My point about the Neviim still stands. All of our great rabbis have been voices in the wilderness, like the prophets. And they are the epitome of Judaism.

yitschak said...

>For example, Rashi defines "tzelem elokim" as "l'havin u'lhaskil". Why would he do that, if he believes God has a physical tzelem? He could have said tzelem is the shape of the body, and demut are the features of the body - eyes, lips, etc. But he doesn't.


Yes,& just before it he write "betsalmenu- bid'fus shelanu".
I can ask you the same thing ,why would Rashi use such language.
I am sure that Rashi,master par excellence of the Hebrew language, could find the proper word to use without having people to misunderstand him.

But I don't your question at all.
Your question would be valid if I said that Rashi held that God is just physical.I never said it .
An essential part of Godhood(whatever it's supposed to mean) is to be able 'lehavin ulehaskil'
so what's your question?

BTW How to explain the anthropomophisms in Tanach,has been argued centuries before Rambam or even Saadya Gaon.They took it from the Muslim scholars.
Of course the muslims argued about the Koran but the Tanach has the same problem.
One of the great Muslim theologians believed that when it's written God's hand,legs,face etc.they should be understood literally but "beila kaif" without asking *how*
I think many pre rambam including Rashi understood it the same way.

About machzor Vitri we can't be sure by whom it was written.
You know there are perushim ,even on shas falsely ascribed to Rashi.

About Rashi's grandson ,the Rashbam,why are you bringing in yichus,do we want to meshadech him.. what's he got to do with our discussion? Do grandons & grandfathers always think alike???

Yehuda said...

BTW How to explain the anthropomophisms in Tanach,has been argued centuries before Rambam or even Saadya Gaon.They took it from the Muslim scholars.
Of course the muslims argued about the Koran but the Tanach has the same problem.


Almost every history that I have read of Muhamed and Islam unequivocally trace their absolute rejection of idolatry and anthropomorphisms to his contact with Jews (and Christians, though he was clearly not as pleased with the Christian concept of God). I will give you one clear example of someone who clearly did not take his explanations of anthropomorphisms from the Muslims: Onkelos, who lived in the first and second century (many centuries before the Muslims).

David Guttmann said...

I always quotr Rashi at end of Nasso on Vayshma et hakol midaber - kevodo shel makom lomar beino levein atzmo and see Sforno who elaborates. Rashi is saying that God does not speak. God's knowledge is out there for man to take it. We are talking about the least physical of actions, transmittal of knowledge, and even this to rashi was too anthropomorphic. BTW Rashi repeats this comment in Ki Tissah on Vediber el Moshe.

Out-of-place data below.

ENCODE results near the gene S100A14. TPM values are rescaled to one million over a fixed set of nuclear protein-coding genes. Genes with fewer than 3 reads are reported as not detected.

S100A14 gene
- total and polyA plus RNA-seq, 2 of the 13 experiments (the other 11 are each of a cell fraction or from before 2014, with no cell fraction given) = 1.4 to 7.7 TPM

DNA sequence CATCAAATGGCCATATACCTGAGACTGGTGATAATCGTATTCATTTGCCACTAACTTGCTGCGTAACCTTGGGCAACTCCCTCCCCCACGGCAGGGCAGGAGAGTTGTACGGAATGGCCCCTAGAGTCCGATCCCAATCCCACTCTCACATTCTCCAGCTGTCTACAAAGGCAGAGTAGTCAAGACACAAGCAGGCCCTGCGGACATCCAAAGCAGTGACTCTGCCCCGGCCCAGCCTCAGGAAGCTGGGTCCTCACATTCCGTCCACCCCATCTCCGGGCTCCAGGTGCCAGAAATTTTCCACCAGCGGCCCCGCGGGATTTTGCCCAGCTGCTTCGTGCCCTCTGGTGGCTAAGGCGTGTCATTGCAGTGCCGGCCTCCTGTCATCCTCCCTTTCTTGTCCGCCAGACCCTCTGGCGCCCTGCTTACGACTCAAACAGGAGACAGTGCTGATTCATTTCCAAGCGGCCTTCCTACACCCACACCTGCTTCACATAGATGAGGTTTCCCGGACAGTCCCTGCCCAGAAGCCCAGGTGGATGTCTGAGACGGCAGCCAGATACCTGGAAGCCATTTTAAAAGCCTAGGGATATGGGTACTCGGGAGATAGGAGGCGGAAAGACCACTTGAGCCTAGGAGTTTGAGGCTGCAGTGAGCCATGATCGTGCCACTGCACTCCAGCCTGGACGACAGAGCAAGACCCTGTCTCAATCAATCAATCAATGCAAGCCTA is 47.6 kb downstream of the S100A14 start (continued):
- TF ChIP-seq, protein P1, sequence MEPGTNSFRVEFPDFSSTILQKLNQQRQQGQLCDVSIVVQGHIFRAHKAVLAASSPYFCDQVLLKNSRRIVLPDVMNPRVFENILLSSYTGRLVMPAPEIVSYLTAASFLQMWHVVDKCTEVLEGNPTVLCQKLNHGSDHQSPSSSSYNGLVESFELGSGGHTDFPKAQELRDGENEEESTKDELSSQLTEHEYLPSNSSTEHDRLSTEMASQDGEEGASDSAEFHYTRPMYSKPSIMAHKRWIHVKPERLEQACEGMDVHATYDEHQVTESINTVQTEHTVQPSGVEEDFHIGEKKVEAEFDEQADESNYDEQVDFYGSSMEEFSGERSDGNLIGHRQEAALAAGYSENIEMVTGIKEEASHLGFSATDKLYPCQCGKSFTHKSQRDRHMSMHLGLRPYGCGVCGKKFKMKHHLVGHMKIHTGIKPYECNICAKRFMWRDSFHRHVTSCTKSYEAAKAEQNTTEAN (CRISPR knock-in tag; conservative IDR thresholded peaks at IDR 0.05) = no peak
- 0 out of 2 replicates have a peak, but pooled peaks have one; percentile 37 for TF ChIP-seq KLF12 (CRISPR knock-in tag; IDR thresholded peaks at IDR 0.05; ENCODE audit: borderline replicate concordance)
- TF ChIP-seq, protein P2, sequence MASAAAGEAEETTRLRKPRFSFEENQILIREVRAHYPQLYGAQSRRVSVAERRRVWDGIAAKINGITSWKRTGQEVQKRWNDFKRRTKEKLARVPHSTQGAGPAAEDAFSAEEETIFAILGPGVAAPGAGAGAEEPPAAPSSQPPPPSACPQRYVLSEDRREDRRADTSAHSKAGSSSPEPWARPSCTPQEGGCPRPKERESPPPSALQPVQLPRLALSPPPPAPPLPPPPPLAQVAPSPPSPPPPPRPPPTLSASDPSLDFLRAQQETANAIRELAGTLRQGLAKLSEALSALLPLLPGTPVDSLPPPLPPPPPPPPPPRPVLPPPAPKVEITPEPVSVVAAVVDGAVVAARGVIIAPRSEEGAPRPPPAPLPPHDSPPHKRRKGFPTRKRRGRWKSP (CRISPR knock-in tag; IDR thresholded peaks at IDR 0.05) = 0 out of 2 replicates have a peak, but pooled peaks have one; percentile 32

Rashi was underestimated because of his style of writing. Avraham Grossman did some good and interesting work in this area.

Yitschak said...

>Almost every history that I have read of Muhamed and Islam unequivocally trace their absolute rejection of idolatry and anthropomorphisms to his contact with Jews

Yehuda,
We weren't discussing idolatry.We were discussing anthropomorphism,& with regard to that your statement is nonsensensical! The Medieval Muslim theologians argued about anthr. But you who never read a page in the Koran (if you did you woudn't have uttererd such stupidity) says that there is no anthr.in the Koran & that the muslim scholars wasted their time arguing about it ,since they had none...
Can you name just one of those books who writes this (with reg.to anthr.NOT to confuse with idolatry.).No one could have written it because every page in the Koran is full of anthr.,just as is Torah.
It's also a fact they raised these issues centuries before before Rambam or S.G.
So who influenced whom?

Yehuda said...

I will ignore your insults. However, I would recommend you temper your statements in a manner conducive to thoughtful discussion. I certainly would not deny that the Torah and the Koran employ anthropomorphisms when they describe God. My point was based on the connection between anthropomorphism and idolatry (i.e. one who absolutely rejects idolatry also rejects attributing any physicality to God). On reflection I realize that the connection between these two ideas is not immediately apparent and in this I was mistaken. I found the following verse, after a quick check on wikipedia, from the Koran (112:1-4) "...God, the One and Only; God, the Eternal, Absolute; He begetteth not, nor is He begotten; And there is none like unto Him." This clearly rejects attributing any physicality to God. However, it seems like a waste of time to discuss Muslim beliefs.

Yitschak said...

> I will give you one clear example of someone who clearly did not take his explanations of anthropomorphisms from the Muslims: Onkelos, who lived in the first and second century (many centuries before the Muslims

True enough. But he is an exception. But the ones who really raised the issue & published books about the subject were the Muslims.

Rabbi Joshua Maroof said...